While I adore beaches, fancy drinks, spas, and plush hotel beds as much as anyone, this past spring break, I decided to do something totally different. Instead of traveling to a fabulous all-inclusive resort, I took a huge leap of faith and did the complete opposite. While others had luxury, I experienced church floors, manual labor, and very long bus rides.
Last spring break, I participated in a service trip that took me from Wisconsin to South Carolina while stopping in nine different cities along the way. Led by the student organization STLF (Student Today Leaders Forever), 44 other University of Wisconsin–Madison students and I pledged to spend the week substance-free while helping out new communities. Although this doesn’t sound like an ideal spring break to most college students, it sounded like a cheap, fun way to see new cities and states. So I thought, “Why the heck not?”
The first day of the trip felt like the longest day of my life. We spent five-plus hours on a cramped coach bus playing icebreakers. I realized that this trip was going to be anything but the relaxing break from school I so desperately thought I needed. But over the next few days, as the bus made its stops in cities like Scottsburg, Nashville, Dandridge, Shelby, Myrtle Beach, and Charleston, we quickly grew from a group of strangers to a band of friends.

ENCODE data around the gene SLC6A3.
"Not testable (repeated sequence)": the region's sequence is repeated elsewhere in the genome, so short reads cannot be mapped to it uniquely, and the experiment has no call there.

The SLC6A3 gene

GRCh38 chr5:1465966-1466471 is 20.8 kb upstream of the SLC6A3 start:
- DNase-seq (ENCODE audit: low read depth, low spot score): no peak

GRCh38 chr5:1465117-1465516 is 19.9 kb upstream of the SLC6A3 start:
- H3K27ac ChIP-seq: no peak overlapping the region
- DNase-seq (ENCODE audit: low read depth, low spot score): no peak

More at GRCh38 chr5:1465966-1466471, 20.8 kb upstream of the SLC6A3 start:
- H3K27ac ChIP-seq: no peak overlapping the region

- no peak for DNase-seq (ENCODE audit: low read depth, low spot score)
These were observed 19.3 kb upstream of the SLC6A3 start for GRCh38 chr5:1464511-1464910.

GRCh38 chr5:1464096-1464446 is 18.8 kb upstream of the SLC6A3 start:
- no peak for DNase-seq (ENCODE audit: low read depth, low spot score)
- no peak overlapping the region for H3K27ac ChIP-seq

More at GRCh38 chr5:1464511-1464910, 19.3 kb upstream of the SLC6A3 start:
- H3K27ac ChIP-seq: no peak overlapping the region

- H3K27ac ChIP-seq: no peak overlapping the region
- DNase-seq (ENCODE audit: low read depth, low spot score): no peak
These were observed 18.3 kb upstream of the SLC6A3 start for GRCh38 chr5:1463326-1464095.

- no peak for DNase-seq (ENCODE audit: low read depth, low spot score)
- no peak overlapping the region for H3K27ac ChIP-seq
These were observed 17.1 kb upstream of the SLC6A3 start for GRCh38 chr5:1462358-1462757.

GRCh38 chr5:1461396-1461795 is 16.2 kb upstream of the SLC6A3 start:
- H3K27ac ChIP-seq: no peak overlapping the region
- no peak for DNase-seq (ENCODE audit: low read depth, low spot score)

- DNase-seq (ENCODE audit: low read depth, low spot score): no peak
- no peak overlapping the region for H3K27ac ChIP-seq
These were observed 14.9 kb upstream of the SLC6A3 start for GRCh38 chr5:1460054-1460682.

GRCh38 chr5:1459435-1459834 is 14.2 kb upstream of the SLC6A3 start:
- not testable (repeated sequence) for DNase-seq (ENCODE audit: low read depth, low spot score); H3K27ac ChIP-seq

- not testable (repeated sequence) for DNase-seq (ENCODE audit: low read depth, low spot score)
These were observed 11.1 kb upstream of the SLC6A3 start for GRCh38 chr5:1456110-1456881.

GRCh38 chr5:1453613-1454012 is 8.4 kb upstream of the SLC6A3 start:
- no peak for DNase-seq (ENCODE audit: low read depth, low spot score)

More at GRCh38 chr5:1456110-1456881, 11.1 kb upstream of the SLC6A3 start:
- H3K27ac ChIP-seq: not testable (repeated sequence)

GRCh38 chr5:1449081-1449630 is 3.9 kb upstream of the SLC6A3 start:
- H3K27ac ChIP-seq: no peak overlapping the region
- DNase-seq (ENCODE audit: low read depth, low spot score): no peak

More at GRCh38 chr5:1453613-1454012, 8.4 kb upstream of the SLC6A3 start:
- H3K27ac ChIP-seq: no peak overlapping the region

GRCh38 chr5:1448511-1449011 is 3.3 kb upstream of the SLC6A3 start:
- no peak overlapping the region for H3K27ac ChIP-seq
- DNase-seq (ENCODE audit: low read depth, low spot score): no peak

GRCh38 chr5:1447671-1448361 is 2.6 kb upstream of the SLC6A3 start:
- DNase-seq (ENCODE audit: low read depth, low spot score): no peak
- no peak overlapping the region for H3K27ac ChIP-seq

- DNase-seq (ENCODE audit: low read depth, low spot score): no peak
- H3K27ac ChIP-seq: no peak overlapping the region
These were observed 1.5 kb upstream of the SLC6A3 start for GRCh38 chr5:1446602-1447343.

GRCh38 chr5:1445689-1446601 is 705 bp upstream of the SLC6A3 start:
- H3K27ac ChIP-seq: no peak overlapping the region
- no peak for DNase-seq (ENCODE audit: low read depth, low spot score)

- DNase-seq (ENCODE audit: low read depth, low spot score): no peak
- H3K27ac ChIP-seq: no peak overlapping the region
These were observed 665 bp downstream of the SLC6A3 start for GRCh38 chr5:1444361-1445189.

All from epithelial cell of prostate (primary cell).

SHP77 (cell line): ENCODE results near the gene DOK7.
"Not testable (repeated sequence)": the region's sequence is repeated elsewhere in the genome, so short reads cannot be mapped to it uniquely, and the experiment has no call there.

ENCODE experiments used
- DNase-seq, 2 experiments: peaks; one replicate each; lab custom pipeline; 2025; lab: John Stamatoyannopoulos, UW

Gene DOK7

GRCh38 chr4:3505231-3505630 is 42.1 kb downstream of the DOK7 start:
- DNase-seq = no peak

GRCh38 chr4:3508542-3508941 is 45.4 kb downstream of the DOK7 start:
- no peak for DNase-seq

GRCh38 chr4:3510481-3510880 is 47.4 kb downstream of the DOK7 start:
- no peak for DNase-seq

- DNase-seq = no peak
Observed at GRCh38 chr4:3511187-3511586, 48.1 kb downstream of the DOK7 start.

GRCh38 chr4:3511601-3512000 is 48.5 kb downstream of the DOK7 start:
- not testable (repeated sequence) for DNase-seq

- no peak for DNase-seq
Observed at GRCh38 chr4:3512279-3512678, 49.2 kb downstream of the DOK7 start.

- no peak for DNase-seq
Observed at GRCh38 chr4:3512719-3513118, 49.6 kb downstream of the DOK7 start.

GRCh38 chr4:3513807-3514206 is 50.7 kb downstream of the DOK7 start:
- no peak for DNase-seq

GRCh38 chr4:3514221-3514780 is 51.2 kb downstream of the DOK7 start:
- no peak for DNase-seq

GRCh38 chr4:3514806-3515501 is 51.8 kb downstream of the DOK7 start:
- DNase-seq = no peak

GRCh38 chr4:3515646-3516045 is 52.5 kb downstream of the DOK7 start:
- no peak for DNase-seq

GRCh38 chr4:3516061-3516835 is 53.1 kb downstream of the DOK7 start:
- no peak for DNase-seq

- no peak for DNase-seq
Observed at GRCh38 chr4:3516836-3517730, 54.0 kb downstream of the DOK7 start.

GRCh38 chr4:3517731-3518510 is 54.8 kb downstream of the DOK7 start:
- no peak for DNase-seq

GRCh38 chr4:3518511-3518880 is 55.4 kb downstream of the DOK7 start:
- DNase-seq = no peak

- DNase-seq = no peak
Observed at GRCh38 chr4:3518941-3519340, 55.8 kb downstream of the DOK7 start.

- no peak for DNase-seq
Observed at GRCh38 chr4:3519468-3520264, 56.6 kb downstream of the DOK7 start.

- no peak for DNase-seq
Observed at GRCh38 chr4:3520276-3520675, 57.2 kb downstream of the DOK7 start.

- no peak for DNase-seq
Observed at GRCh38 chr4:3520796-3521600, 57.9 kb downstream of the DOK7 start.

Our service projects varied greatly: we organized a local Scottsburg food pantry, landscaped and created hiking trails at YMCA’s Camp Widjiwagan, organized donations for the Gatlinburg fire relief, cleaned and fixed items at the Shelby Habitat for Humanity restore, fixed picnic benches and boardwalks at the Myrtle Beach State Park, and created new, protected habitats for oyster preservation with the Charleston Department of Natural Resources. We got approximately five hours of sleep each night since we spent our nights getting to know each other and our mornings doing service projects. Either way, it was without a doubt worth every drowsy, early morning.
Not only did we get to visit new cities, but we also got to understand different communities in a deeper way than average tourists could have. I credit this experience to the incredible opportunity of getting to know the local, nonprofit leaders who we worked beside. At Camp Widjiwagan, we all got to relive our childhood by singing camp songs with Reuben, the camp leader; in Shelby, Burney shared his wisdom; in Myrtle, Ranger Bob let us experience a part of his greatest passion. We were in awe of the selflessness, gratitude, and love for others these locals displayed. And we were all inspired by the joy that this brought them.
Even if finances or travel had not been a problem, I wouldn’t have chosen to spend my spring break any other way. This trip was unbelievable from start to finish. By experiencing this with so many other loving, strong, and inspirational people, I returned to school with fresh optimism and joy that can only be found by letting go of your own material needs and selfish ego. I’ll forever be thankful for the memories made and shared this spring break.